The strengths of the volume are consistently visible in the next set of chapters (Chapter 5, “Organizing Eating”; Chapter 6, “Habituation”; Chapter 7, “Repetition and the Foundations of Competence”), which are intended to solve “the theoretical puzzle” of how the orchestration of eating “is normally achieved” (79). In agreement with Claude Fischler and Jean-Pierre Poulain, Warde writes that “no wholeheartedly agreed upon authoritative template for the practice of eating is adopted by whole populations” (81). At the same time, continues Warde, even in the case of eating, “practices have standards beneath which performances should not fall if they are to be considered acceptable by observers” (83). Therefore, “shared understanding” is essential for the reproduction and recognition of eating as Practice, requiring investigation of “modes of symbolic communication and social coordination” (83). Texts, such as restaurant guides, cookbooks and etiquette manuals are important factors in the regulation of eating. Of equal importance is the institutionalization of regulatory frameworks, such as government campaigns and school curriculum, which can act upon practices. However, Warde argues, eating does not display a “dominant authoritative regulatory framework” (99) in the same manner as motoring, for example. Another set of concepts will be crucial in determining how a seemingly fluid and unorganized Practice, such as eating, can convince individuals to adopt an orderly mannerism nonetheless.
The answer for Warde does not reside in his trust of individual rationality, self-awareness and independence, which one might expect. Contrarily, the author believes that “the importance of deliberative thoughts in everyday life is exaggerated” and “the degree of personal control and initiative available to the individual is overestimated” (101). It is here that the volume makes its core intervention to the literature: the repetition of habits and exposure to “symbols, clues and affordances” present in the external environment explain the existence of a structure to the otherwise unruly practice of eating (111). The remainder of the book develops a theoretical tool-kit composed of thorough reflections on various concepts – routine, custom, convention, disposition – which can be used to further explore processes of habitualization and “competent automatic conduct apparent in everyday performances” (120). In his theory, Warde accounts for change in practices, but only in very specific circumstances: improvement or progress and change in the environment. The author continues this discussion in the final chapter of the volume (“Conclusions: Practice Theory and Eating Out”), nuancing his explanation of performance of practice to account for the work of cultural intermediaries, primarily media texts, to create controversy, which produces change.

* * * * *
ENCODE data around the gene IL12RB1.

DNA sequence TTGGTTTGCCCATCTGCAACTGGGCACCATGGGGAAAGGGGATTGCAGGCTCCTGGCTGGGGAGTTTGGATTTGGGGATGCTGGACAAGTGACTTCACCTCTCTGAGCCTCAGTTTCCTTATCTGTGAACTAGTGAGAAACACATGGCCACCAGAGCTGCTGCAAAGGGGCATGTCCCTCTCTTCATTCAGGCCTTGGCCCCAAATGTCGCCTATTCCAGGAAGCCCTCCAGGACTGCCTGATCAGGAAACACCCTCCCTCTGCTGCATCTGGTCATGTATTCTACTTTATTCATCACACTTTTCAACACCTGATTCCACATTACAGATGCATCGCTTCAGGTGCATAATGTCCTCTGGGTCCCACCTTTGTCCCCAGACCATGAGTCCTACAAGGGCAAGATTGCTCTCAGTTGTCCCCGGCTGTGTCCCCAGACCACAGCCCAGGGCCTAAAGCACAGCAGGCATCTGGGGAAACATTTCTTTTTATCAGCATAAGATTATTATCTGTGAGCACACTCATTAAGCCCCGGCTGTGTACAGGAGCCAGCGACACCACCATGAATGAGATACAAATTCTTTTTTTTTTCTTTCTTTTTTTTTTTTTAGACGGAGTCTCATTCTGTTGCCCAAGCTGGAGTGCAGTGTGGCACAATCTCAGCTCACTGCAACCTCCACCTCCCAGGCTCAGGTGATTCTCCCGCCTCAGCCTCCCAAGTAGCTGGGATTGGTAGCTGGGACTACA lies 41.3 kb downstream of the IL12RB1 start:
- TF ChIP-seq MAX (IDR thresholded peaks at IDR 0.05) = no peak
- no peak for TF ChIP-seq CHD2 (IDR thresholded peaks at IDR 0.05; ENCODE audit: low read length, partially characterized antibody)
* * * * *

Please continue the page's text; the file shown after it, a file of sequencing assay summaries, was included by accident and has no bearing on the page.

As a cultural theory scholar, I am conflicted by this volume as I found it incredibly useful in its formulation of a vocabulary for observing eating as practice, providing a carefully orchestrated set of concepts which are rarely differentiated and defined in academic discourse. The volume is innovative in attempting to theorize eating, a very complex and messy Practice, and for its sophisticated critique of the neo-liberal self. But perhaps attempting to tame such a disorderly Practice comes with a price; in this case, the multitude of overgeneralizations about how people eat with very little empirical evidence and proper historical contextualization (ex: the shift in taste in Great Britain for foreign foods has a “general environmental explanation,” assuming a homogenized integration of “other” dishes and ingredients), the misrepresentation of entire bodies of knowledge with a long and multidisciplinary history (ex: cultural analysis as inattentive to social context), and the appropriation of theoretical frameworks without acknowledgement of their existence (ex: description of a process which resembles hegemony without naming it as such). The digestion of this volume depends, in the end, on the disciplinary identity of the reader.
Irina D. Mihalache is Assistant Professor at the Faculty of Information, University of Toronto and teaches in the field of museum studies, focusing on museum interpretation, food and material culture, curatorial practice and global museums. Her research explores the intersections between food and museums. On this topic, she has co-edited a book, Food and Museum (2016, Bloomsbury Academic) which features writings (and recipes) by chefs, artists, academics and museum professionals. She has written several book chapters on museum restaurants and audience engagement; on restaurants in French post-colonial museums; and on culinary programming organized by the volunteer committees at the Art Gallery of Ontario between 1940-1970.